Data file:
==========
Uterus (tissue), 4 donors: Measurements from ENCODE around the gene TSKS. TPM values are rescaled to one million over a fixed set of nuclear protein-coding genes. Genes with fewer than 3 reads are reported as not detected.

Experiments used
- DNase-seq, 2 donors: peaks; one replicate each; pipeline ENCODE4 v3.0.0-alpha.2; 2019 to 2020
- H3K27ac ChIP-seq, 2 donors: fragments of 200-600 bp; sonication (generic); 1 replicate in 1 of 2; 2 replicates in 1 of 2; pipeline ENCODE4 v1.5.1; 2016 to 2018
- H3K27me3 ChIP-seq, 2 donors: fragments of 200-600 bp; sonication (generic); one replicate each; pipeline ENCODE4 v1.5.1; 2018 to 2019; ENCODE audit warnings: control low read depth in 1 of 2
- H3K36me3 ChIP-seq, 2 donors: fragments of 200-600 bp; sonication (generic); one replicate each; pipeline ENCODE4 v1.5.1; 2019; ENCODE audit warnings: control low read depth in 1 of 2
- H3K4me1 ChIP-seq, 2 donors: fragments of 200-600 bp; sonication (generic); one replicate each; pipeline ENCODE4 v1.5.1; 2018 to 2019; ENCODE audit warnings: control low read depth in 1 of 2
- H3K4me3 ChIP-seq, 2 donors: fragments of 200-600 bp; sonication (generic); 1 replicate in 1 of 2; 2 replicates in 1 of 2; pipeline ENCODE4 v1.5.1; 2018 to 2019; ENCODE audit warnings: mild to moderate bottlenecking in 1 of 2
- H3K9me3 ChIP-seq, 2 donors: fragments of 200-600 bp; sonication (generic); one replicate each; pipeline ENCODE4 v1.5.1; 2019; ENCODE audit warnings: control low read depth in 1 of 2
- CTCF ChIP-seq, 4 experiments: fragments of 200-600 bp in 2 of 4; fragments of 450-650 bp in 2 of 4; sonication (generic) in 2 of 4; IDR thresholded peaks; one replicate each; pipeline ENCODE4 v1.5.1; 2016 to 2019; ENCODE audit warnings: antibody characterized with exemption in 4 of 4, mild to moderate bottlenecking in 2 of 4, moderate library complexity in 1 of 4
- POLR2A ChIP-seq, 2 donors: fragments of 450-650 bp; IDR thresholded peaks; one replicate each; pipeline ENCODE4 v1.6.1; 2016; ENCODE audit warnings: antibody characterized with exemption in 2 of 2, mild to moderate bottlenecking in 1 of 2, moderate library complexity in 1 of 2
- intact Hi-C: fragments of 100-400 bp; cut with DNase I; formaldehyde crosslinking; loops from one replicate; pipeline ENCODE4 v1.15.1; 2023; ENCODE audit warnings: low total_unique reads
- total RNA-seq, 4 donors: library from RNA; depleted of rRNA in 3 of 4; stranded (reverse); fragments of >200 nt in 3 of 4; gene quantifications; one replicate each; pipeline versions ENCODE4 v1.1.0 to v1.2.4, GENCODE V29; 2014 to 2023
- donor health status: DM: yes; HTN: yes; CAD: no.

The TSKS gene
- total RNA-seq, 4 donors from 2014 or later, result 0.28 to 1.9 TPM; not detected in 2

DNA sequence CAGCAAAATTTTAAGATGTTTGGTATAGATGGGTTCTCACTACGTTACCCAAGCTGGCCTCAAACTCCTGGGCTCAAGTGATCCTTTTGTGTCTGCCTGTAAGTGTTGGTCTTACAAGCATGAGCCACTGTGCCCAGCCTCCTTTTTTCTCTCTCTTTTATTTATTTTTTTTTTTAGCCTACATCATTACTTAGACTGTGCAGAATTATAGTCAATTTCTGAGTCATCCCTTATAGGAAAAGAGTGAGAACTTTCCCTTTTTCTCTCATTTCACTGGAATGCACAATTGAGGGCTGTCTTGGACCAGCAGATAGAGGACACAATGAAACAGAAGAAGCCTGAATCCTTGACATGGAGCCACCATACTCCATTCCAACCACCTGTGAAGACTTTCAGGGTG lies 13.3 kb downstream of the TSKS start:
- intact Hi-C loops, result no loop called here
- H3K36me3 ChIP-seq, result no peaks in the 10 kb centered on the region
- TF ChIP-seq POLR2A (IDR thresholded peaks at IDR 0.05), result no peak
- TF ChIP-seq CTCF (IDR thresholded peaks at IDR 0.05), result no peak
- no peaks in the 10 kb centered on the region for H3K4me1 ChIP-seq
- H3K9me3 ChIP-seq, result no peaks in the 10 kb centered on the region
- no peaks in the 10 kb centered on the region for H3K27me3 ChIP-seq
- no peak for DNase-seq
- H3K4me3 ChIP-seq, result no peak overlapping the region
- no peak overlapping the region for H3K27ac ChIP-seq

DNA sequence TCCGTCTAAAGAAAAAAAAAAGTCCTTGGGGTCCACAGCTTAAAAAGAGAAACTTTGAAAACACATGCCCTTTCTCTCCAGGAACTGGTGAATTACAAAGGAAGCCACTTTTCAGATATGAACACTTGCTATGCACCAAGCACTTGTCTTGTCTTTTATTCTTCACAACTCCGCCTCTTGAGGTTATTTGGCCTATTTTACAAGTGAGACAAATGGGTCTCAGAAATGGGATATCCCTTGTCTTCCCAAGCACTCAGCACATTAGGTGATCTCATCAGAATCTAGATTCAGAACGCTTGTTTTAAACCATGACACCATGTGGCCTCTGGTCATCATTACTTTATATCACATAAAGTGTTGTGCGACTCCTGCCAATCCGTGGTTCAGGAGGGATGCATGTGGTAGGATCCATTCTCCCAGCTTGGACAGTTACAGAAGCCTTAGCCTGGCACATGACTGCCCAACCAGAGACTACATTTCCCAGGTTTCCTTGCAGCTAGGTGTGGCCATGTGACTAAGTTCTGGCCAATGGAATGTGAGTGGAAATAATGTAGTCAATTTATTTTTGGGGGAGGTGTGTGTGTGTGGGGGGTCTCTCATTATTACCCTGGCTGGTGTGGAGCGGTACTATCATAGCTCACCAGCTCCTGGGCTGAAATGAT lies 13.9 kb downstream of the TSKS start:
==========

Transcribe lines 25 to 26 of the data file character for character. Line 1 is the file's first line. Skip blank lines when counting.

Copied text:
- no peak for DNase-seq
- H3K4me3 ChIP-seq, result no peak overlapping the region